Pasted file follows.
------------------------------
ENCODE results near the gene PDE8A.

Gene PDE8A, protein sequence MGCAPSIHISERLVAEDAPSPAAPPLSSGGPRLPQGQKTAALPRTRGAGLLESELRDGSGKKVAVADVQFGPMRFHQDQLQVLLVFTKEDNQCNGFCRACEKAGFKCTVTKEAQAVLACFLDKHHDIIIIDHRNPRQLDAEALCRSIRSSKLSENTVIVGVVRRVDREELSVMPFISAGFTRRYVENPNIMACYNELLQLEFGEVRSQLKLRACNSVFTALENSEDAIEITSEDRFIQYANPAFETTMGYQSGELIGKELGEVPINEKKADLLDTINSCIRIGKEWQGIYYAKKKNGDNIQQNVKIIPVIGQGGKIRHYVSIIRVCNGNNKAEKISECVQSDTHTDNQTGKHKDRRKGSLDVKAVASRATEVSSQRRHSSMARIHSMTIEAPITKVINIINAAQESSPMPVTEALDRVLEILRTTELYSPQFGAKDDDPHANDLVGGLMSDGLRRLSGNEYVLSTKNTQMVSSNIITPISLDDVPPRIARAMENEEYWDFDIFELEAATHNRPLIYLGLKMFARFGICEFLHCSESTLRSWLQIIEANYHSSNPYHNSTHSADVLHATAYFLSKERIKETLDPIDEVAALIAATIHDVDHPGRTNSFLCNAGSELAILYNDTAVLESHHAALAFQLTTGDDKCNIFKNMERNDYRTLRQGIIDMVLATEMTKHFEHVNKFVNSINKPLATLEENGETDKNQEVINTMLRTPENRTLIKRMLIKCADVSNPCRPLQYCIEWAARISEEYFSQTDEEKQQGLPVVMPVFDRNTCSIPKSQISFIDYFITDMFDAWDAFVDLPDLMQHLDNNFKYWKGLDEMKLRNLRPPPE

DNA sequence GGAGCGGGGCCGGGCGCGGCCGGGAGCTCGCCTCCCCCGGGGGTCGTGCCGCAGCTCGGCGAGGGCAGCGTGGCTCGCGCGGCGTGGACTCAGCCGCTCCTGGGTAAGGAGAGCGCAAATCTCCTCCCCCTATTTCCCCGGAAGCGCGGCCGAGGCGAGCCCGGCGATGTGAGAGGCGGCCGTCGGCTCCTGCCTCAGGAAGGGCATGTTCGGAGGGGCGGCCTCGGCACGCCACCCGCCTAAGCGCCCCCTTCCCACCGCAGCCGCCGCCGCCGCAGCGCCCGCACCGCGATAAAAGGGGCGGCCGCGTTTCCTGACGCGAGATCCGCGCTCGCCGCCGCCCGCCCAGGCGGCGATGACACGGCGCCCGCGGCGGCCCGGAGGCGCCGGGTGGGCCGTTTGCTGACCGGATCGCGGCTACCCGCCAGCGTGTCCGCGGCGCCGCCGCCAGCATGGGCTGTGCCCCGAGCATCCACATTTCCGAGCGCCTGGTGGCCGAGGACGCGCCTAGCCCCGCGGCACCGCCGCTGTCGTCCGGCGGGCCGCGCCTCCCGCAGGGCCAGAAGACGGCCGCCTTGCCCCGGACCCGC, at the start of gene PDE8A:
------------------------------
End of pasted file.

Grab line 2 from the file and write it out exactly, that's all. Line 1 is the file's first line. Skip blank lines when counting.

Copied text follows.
Gene PDE8A, protein sequence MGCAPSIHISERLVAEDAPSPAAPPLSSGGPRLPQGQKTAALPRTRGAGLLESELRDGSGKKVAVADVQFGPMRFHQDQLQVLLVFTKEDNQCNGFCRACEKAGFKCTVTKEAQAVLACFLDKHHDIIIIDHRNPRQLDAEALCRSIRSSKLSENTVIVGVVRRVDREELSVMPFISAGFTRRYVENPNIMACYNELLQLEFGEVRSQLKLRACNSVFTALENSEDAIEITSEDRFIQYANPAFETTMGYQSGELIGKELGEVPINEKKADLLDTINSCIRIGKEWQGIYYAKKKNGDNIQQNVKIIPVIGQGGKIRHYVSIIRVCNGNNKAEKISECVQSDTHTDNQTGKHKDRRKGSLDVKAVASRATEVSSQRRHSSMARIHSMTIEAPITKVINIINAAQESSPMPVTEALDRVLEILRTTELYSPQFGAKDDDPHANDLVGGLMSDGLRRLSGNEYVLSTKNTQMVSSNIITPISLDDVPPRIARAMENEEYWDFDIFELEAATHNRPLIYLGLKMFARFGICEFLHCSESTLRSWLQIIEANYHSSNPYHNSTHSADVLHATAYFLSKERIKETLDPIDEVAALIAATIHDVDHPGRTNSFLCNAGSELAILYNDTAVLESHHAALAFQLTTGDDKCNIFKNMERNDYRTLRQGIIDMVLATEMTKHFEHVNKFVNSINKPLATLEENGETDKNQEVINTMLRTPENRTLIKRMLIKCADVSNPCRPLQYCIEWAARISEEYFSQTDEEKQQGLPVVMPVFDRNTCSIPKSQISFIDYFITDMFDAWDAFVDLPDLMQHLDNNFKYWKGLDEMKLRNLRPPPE